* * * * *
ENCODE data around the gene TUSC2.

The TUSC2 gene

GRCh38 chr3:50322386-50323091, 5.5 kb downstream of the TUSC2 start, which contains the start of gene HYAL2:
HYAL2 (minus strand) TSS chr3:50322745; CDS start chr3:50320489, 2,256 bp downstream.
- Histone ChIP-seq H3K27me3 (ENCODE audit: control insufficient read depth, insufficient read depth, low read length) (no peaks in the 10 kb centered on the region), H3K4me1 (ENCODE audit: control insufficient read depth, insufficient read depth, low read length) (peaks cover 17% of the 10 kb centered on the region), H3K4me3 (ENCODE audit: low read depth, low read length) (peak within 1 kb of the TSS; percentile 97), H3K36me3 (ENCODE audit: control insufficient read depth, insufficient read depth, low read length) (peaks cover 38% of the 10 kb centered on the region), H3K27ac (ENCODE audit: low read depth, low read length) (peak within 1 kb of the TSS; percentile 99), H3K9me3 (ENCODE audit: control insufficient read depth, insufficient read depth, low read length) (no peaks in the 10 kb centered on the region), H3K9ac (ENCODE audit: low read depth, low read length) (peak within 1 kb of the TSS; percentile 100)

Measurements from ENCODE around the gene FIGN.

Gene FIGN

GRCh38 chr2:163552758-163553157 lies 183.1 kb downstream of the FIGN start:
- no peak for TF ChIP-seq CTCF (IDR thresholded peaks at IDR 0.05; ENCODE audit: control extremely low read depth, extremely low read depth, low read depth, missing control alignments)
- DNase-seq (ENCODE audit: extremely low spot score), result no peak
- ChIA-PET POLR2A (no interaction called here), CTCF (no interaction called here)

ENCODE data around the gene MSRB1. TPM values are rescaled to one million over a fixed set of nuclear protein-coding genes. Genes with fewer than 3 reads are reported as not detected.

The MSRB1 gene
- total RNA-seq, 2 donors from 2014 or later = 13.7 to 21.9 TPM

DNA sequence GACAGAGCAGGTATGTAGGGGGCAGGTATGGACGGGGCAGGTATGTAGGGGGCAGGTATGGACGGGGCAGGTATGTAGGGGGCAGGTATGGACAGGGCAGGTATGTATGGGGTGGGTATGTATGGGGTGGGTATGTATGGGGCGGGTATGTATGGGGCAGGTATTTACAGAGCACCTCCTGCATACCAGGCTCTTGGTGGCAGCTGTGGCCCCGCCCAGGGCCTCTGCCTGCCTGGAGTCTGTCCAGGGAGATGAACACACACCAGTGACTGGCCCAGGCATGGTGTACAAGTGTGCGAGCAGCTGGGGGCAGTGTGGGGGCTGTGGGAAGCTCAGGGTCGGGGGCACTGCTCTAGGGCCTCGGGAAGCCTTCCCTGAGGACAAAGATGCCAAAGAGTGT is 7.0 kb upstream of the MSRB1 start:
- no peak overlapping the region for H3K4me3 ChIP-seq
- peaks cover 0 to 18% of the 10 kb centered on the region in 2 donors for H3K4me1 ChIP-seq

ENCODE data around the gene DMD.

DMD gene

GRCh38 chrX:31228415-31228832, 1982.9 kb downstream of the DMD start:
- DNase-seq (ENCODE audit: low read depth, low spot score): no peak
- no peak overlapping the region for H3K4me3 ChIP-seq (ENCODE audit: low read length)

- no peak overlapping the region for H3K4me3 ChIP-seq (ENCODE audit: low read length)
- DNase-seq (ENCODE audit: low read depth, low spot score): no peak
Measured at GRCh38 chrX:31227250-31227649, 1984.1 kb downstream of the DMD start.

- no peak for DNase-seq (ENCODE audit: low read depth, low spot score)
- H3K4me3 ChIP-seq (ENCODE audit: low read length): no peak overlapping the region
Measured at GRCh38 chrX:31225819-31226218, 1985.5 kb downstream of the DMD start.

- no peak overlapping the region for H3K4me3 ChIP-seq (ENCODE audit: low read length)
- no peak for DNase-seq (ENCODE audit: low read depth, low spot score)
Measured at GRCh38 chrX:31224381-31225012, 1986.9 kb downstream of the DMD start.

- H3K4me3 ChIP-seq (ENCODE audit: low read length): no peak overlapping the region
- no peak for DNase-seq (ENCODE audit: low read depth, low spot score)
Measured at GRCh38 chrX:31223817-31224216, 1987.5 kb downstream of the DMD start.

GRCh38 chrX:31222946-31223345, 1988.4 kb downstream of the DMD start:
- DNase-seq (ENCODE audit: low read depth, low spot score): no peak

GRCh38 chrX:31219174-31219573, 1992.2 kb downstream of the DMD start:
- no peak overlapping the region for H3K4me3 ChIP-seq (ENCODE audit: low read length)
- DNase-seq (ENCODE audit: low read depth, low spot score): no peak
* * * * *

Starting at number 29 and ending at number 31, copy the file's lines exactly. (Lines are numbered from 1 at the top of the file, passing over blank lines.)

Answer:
- no peak overlapping the region for H3K4me3 ChIP-seq (ENCODE audit: low read length)
- no peak for DNase-seq (ENCODE audit: low read depth, low spot score)
Measured at GRCh38 chrX:31224381-31225012, 1986.9 kb downstream of the DMD start.